Source: FBI press release unless otherwise specified; last updated in July 2012

Division “Rescue” “Pimp” Adult SWs Notes Source(s)
Atlanta 2 17? 9 FBI Atlanta reports 10 arrests for “pimps” and 9 adult prostitution arrests; FBI in DC reports 17 “pimps.” WJBF and WRDW report 9 arrests for prostitution and 2 for sexual exploitation in Augusta area: does this mean all adult prostitution arrests in Georgia took place in Augusta? FBI Atlanta; WJBF ABC/Augusta; WTVM Columbus; WRDW Augusta
Baltimore 0 3 unk    
Birmingham 3 2 unk   Alabama Media Group; CBS Birmingham; WBRC FOX/Birmingham
Boston 3 0 unk Media report that all three youth were found in Maine, which is part of FBI Boston Division. Maine Sun Journal; WLBZ NBC/Bangor
Charlotte 1 3 unk    
Chicago 2 1 96   Daily Herald (Chicago)
Cincinnati 0 2 unk
Cleveland 1 1 23?   Toledo Blade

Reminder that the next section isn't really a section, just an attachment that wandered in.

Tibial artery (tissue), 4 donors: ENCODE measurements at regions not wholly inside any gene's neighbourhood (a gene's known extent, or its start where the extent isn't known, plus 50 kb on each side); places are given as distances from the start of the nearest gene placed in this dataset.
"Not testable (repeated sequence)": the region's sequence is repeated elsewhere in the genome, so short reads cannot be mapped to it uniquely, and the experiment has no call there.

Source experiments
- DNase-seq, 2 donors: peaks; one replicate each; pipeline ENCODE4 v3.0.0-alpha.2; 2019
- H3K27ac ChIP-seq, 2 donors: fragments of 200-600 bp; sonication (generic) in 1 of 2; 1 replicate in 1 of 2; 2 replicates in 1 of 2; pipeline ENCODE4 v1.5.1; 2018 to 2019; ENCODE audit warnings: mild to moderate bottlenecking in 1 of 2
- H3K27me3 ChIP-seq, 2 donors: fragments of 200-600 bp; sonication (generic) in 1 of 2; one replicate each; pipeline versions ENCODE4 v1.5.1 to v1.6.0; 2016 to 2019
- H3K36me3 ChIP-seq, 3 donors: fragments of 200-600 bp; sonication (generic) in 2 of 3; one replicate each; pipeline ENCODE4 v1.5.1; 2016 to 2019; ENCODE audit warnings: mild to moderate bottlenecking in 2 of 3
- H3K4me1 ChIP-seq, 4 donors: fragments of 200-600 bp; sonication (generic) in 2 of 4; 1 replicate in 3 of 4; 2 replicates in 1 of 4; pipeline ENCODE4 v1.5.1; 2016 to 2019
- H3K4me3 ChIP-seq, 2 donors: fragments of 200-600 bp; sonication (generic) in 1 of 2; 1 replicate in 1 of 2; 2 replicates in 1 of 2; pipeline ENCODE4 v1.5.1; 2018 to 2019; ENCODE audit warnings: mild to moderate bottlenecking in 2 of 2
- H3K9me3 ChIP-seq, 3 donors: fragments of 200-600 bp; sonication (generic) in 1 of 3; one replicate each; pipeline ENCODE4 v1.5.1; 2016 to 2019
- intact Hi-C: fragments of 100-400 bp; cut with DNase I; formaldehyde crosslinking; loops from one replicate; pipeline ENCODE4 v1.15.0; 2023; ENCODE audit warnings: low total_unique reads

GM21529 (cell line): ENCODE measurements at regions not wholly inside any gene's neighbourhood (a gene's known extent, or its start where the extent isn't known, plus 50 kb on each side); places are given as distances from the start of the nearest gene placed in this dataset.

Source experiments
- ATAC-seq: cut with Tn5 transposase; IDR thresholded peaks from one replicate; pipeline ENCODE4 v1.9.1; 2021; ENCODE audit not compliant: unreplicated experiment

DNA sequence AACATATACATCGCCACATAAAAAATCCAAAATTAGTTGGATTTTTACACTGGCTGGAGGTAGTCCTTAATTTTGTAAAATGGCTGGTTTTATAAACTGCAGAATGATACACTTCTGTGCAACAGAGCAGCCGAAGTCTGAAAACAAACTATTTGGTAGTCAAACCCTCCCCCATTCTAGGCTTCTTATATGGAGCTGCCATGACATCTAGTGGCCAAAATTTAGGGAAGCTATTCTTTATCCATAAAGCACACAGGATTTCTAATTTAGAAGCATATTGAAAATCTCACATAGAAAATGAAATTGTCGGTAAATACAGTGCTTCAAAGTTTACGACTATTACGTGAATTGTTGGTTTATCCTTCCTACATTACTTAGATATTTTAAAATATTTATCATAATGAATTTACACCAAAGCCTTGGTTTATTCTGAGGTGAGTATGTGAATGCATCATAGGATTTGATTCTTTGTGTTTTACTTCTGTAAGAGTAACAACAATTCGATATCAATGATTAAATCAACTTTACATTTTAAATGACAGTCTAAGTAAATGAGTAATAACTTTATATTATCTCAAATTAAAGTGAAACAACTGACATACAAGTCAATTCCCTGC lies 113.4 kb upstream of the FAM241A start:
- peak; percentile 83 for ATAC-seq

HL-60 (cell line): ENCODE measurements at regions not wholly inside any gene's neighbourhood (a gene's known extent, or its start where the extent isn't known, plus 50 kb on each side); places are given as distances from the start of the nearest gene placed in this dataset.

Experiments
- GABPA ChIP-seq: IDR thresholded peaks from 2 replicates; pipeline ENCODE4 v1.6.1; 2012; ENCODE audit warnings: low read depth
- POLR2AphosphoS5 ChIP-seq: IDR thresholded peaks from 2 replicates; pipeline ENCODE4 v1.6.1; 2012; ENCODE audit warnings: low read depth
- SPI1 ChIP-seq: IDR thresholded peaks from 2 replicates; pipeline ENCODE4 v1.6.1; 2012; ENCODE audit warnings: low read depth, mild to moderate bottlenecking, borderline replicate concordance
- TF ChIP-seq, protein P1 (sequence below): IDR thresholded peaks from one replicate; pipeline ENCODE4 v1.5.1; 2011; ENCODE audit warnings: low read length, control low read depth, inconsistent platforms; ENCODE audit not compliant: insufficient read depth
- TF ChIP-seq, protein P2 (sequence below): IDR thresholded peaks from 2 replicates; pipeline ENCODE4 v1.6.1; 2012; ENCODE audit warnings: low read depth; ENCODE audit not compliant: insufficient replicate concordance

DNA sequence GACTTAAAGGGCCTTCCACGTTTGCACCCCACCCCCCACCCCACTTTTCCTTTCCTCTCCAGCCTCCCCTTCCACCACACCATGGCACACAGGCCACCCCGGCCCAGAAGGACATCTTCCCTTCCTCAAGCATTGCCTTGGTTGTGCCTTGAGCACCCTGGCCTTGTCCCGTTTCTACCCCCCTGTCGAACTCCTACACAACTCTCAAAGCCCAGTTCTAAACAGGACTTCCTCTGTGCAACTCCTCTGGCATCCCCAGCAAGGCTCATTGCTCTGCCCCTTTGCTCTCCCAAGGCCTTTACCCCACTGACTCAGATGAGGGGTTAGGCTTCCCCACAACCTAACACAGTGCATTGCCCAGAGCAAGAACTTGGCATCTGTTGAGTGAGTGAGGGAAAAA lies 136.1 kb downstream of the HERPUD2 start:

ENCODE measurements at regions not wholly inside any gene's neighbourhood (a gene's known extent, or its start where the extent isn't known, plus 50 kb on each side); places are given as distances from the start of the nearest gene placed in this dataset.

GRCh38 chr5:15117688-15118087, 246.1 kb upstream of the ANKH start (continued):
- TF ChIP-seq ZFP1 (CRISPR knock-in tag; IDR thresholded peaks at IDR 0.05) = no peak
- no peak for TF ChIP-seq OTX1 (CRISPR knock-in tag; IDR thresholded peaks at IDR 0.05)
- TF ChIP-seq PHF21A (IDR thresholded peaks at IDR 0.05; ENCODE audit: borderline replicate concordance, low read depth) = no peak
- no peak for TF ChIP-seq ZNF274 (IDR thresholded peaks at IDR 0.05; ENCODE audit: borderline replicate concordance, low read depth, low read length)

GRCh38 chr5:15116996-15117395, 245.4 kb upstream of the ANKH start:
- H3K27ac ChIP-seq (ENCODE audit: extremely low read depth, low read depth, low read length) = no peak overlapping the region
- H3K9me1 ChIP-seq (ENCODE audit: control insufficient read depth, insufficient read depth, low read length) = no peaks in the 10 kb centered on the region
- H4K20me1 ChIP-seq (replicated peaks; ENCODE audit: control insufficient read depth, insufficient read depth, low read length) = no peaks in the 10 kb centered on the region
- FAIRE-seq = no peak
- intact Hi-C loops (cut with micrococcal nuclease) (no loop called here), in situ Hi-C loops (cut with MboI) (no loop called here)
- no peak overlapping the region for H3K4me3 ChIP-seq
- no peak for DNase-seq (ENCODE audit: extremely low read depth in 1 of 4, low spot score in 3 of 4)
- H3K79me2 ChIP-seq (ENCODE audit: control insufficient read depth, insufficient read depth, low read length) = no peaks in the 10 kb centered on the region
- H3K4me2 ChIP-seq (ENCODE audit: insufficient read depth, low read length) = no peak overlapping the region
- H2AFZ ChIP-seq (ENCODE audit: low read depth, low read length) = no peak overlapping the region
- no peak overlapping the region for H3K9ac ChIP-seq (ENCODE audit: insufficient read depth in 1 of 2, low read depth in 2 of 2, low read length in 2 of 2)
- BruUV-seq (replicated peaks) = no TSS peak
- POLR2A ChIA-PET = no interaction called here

Columbia 1 1 unk WLTX reports 2 were arrested for promoting prostitution, not 1. The State (Columbia); WLTX Columbia
Dallas 1 1 unk   Dallas Morning News
Denver 9 6 51 KWGN reports 11 “pimps” were identified, and 25 “johns” arrested. KWGN Denver; Denver Post
Detroit 10 18 41 Detroit Free Press has details on 8 of the 10 “rescues”: they involve seven 17-year olds and one 16-year old. FBI Detroit; WWJ/CBS Detroit; Detroit Free Press; Advisor & Source
El Paso 0 2 16? AP reports 19 arrests in El Paso including three pimps; FBI reports only two pimp arrests. Las Cruces Sun-News
Houston 3 0 unk   Associated Press